The Best Foods for Healthy, Glowing Skin | 2020

By Courtenay Turner

Often, what you put 
into your body affects your skin far more than what you put onto your body.

While topical creams and lotions nourish the skin on a surface level, more often, your skin’s health and radiance is actually determined by your gut. In fact, looking after your insides will help you to cultivate a glow that no amount of cosmetics can replicate. Happy gut = happy skin and a happy you!

To discover lasting radiance – at every age – focus your attention on nourishing your gut with some of The Beauty Chef’s favourite foods for good skin...


Living Foods

Fermented foods are the golden child of the wellness world – and for good reason! Fermented foods like kimchi, kefir, natural yoghurt, cultured butter and sauerkraut are all naturally rich in probiotics, or more specifically, live yeasts, bacteria and fungi. These probiotics – commonly referred to as “good bugs” – help to improve digestive function and boost immunity. Opt for wholefood products that have been bio-fermented, as this process transforms all the ingredients into a broad-spectrum probiotic. In contrast, foods or supplements that simply have a dash of probiotic powder added to them are not nearly as beneficial or bioavailable.

Our pick: GLOW Inner Beauty Powder

GLOW Inner Beauty Powder is a bio-fermented, wholefood powder that is alive with naturally occuring enzymes and probiotics. It’s been specifically formulated to boost gut health, and in doing so, promote radiant, glowing skin. Try switching your morning toast for our Get Glowing Smoothie Bowl, made with antioxidant-rich blueberries and acai.


Colourful Foods

Is it really any surprise that iceberg lettuce, pasta and rice crackers don’t have much going for them when it comes to nutrition? Put simply, more colour equals more nutrition and more antioxidants, especially when it comes to the world of fruit and vegetables. So in order to cultivate glowing skin, be sure to choose foods that glow with colour. Think berries, dark leafy greens, broccoli, sweet potato, lemons, papaya and kiwifruit.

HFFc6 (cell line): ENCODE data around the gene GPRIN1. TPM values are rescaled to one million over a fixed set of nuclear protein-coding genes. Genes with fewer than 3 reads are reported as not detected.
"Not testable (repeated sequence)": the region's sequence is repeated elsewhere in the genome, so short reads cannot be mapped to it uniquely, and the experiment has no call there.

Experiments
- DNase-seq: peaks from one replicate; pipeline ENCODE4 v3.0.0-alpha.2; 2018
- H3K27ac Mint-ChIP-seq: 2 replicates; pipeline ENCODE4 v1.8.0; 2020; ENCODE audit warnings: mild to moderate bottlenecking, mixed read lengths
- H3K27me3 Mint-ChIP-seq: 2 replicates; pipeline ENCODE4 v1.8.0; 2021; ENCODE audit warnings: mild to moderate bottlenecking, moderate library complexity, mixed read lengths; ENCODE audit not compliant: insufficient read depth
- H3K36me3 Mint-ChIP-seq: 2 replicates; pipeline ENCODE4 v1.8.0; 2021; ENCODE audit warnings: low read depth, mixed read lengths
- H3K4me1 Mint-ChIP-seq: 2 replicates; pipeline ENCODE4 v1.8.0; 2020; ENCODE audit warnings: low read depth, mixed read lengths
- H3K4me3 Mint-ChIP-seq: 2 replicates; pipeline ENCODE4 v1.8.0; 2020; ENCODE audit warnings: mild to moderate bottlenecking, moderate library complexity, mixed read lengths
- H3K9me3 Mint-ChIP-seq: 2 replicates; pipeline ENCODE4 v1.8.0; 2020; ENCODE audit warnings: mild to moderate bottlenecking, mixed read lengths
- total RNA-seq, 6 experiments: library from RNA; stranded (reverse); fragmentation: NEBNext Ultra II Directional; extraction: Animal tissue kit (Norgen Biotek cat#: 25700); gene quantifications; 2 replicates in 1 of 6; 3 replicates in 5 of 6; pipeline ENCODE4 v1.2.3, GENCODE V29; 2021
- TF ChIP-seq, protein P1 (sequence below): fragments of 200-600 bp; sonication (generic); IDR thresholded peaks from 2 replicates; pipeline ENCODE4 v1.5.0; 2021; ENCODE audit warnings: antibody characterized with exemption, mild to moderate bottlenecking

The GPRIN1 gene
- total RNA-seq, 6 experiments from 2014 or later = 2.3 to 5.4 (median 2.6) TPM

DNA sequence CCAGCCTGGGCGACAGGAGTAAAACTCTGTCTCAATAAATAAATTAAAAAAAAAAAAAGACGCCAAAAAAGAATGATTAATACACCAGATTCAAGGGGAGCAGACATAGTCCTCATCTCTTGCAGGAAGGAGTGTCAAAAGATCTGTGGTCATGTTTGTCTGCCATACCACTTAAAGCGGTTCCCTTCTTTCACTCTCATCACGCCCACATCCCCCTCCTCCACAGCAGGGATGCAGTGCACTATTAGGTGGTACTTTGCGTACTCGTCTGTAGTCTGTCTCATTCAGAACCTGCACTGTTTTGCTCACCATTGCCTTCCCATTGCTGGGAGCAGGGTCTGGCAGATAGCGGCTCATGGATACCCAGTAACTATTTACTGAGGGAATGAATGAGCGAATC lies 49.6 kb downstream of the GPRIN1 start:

Our pick: Pomegranate

Pomegranates don’t just look amazing, they also work wonders on your skin! Pomegranates are packed with natural antioxidants which protect the skin from oxidative stress, a result of harmful UV light, environmental toxins and pollution. They also contain folic acid, vitamins C, E and K, as well as some more obscure goodies – including ellagic acid which helps prevent collagen breakdown and punicic acid which helps to stimulate cell regeneration.


Full-fat Foods

The demonisation of dietary fats in the 80s and 90s saw the majority of us ditching butter for margarine, olive oil for low-fat dressings and full-fat milk for skim. We even limited the quantity of avocado, oily fish and nuts that we consumed, wrongly assuming that more dietary fat meant more body fat. When we removed the fat from our food, we not only lost the taste, we also kissed goodbye to many of the health-giving benefits that come from good fats! Thankfully, science has since shifted its stance and many experts now recommend that we enjoy an abundance of healthy fats. This is good news for our skin! Essential fatty acids (especially those rich in omega-3s!) – found in “fatty” foods like wild salmon, sardines, nuts, grass fed meat, chia seeds, flax seeds and certain unrefined plant oils – are essential for anyone hoping to enjoy plump and hydrated skin. In fact, they’re the building blocks for healthy cells. Even saturated fats, like butter, ghee and coconut oil, contain fat-soluble vitamins and gut-healing lauric acid.

Our pick: Chia seeds

Chia seeds pack a nutritional punch. They’re rich in gut-loving fibre and contain a good dose of omega-3 fats. Enjoy the goodness of chia seeds, in combination with GLOW Inner Beauty Powder, in our PEACH, OAT & ORANGE BLOSSOM SMOOTHIE.


Foods to Avoid…

Certain foods cause inflammation in the gut, which in turn, can trigger problems with the skin. By cutting back or avoiding certain foods, you’ll not only experience fewer tummy troubles, but you might just experience some relief from pesky skin problems. Gut compromising foods may include things like sugar, gluten, alcohol, processed foods, refined carbohydrates, processed vegetable oils and processed meats and dairy. Everyone is different though, so listen to your gut, and to the best of your ability, eat a balance of low HI (human intervention) wholefoods.


Have you got a skin-loving food that you swear by?